Witsend - "Cosmos And Chaos" (Witsend Music/Entropy Records 1993, 927608)
Syzygy - "The Allegory Of Light" (Syzygy Music Enterprises 2003)

Uploaded to Aural Innovations: March 2004

Witsend were a northern Ohio progressive rock trio who released one excellent CD in 1993 and then seemed to drop off the face of the earth. When Paul Mihacevich contacted me recently about sending the new CD by his band Syzygy for review I had no basis for making a connection with Witsend. So it was much to my surprise and delight upon opening the promo package that I found that Syzygy was precisely the same Witsend, though the band later discovered that they could no longer use the name because they never secured the rights to it and someone else had since done just that. But no matter. Witsend/Syzygy are the trio of Carl Baldassarre on guitars, mandolins and vocals, Sam Giunta on keyboards and Paul Mihacevich on drums and percussion.

Along with the new Syzygy CD the band have reissued Witsend's Cosmos And Chaos. The set opens on a powerful note with "Voyager", immediately signalling that we are in for a set of classic progressive rock bliss. There's a slight symphonic element to the music, but Giunta is a fine keyboardist and really focuses on his playing rather than massive walls of sympho sound, which against Baldassarre's equally adept guitar work and Mihacevich's rhythmic foundation makes for some excellent instrumentals, beautiful melodies and the majesty that is a hallmark of classic progressive.

"Circadian Rhythm" is next and though I hadn't heard this album in some years this song instantly came back to me as if I had only heard it yesterday. If I had to compare Witsend to anyone, Genesis certainly comes to mind, and even more so Steve Hackett and Anthony Phillips' solo works, but I'm also reminded of Witsend's comtemporaries like Pendragon, though instrumentally I think Witsend are a more potent force. Throughout the album I hear an impressive combination of songwriting, intricate (but not overblown) thematic development, and solid musicianship that focuses on the needs of the song, never relying on mere flash. Acoustic guitar is a key instrument on this album, responsible for much of the album's delicacy. But Witsend can rock out too, a highlight being the smokin' "Strange Loop II". And I love the way it's sandwiched between some of the most peaceful acoustic moments on the album. It works really well and isn't the last dramatic shift between full band glory and acoustic dreamland. Other standout tracks include "Mount Ethereal", a high octane instrumental that rocks hard but has a strong orchestral feel. "The Tone Row" is one of the shortest tracks on the album but has some killer guitar sounds that grabbed me. Overall, a primo prog rock work and I'm glad the band reissued it for a new millennium audience to hear.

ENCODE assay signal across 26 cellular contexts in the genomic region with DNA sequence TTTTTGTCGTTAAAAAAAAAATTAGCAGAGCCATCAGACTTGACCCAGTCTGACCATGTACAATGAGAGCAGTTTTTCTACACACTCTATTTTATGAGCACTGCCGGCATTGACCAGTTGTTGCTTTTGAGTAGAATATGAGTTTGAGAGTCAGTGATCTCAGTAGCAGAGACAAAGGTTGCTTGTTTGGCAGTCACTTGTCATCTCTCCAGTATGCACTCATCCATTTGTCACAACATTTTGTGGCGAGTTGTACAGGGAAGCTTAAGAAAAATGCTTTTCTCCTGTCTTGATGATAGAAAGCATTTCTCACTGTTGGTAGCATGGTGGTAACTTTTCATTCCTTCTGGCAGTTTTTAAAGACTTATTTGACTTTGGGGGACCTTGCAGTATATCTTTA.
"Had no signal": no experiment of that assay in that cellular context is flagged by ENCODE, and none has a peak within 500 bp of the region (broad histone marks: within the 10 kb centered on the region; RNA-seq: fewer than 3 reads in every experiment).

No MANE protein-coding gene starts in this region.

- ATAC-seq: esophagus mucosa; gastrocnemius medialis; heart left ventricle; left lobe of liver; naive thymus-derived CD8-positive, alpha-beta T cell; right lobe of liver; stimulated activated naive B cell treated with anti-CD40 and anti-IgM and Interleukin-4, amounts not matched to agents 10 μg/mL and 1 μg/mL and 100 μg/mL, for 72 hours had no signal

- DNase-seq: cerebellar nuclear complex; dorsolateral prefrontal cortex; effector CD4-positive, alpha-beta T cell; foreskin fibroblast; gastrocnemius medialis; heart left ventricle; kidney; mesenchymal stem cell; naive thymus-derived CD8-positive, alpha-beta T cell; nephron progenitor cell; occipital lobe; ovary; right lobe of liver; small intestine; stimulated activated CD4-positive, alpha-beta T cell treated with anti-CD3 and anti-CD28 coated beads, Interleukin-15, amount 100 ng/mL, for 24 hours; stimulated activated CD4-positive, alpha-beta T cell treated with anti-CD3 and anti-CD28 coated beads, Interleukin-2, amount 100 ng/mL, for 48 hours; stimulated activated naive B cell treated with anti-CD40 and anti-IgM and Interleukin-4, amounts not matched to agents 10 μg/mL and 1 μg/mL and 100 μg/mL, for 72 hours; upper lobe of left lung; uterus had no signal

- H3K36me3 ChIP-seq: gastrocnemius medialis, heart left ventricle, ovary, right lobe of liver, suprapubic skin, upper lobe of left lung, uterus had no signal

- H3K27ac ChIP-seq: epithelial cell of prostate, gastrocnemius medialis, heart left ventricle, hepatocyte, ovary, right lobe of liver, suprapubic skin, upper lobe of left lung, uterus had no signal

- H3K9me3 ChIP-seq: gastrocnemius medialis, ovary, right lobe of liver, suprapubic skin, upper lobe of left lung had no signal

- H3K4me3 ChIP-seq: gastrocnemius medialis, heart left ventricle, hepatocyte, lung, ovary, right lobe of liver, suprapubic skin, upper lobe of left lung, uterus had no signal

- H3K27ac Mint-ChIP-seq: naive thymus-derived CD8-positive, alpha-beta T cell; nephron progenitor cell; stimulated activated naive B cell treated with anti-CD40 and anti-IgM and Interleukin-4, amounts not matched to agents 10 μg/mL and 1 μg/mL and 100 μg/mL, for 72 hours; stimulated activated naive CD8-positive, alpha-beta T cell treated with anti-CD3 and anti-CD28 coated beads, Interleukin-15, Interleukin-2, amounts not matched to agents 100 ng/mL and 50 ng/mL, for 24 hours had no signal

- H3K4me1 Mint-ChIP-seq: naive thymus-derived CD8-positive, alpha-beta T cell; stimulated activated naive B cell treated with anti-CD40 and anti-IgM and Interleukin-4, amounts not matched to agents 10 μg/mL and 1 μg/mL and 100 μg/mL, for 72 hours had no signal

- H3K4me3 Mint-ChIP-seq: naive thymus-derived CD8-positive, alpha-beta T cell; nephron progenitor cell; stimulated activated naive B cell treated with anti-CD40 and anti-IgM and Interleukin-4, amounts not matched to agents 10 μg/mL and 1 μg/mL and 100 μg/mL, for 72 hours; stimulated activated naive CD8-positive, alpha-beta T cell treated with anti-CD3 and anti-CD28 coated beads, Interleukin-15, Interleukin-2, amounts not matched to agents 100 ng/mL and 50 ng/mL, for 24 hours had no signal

Fast forward to 2003 and the release of Syzygy's The Allegory Of Light CD. The first three tracks comprise the nearly 20 minute title track suite. Syzygy come roaring out of the starting gate, but quickly do the trademark Witsend acoustic shift, transitioning briefly to a vocal number that has a bit of a Kansas flavor, before blasting off again into the prog rock cosmos, this time with a heavy rockin' ELP feel. But enough of the analogies. We're only 5 minutes into the album and already I'm sensing that the decade since their debut has seen a quantum leap in compositional sophistication, while retaining the fundamental character and melodic beauty that made Cosmos And Chaos such an enjoyable album. Syzygy are all over the place... shifting gears every couple minutes... but again, it transitions and flows seamlessly. Baldassarre has some guitar moments that made my head spin. And as a band these guys are tight as a knot.

The next two tracks make up the equally lengthy "In The Age Of Mankind", a high energy work that bears the trademark Witsend/Syzygy sound, but includes elements of Genesis, ELP and good old powerhouse Rock. Baldassarre really lets his hair down on this album and isn't afraid to rip it up on the fretboard, and his bandmates have no trouble keeping up. The guitar and keyboards duel one another during the intense workout segments, propelled by Mihacevich's relentless drumming. In fact, this reminds me a lot of Echolyn's first couple albums. Phenomenal playing that turns on a dime and hugs the curves without skidding an inch. And all the same applause goes to "The Journey Of Myrrdin", yet another epic length piece that rounds out the set. I liked the combination of metallic influences and 70's prog stylings on this one.

In summary, The Allegory Of Light is exactly what one would hope for from a band who is following up a strong debut a full decade later... the basic sound is intact, but the band members have clearly grown as composers and musicians. And while there are lots of acoustic moments, this sucker rocks harder. Highest recommendation to progheads. Get both CD's.

For more information you can visit the Syzygy web site at: http://www.syzygymusic.com.
Contact via snail mail c/o Syzygy; PO Box 5082; Mentor, OH 44061-5082.

Reviewed by Jerry Kranitz

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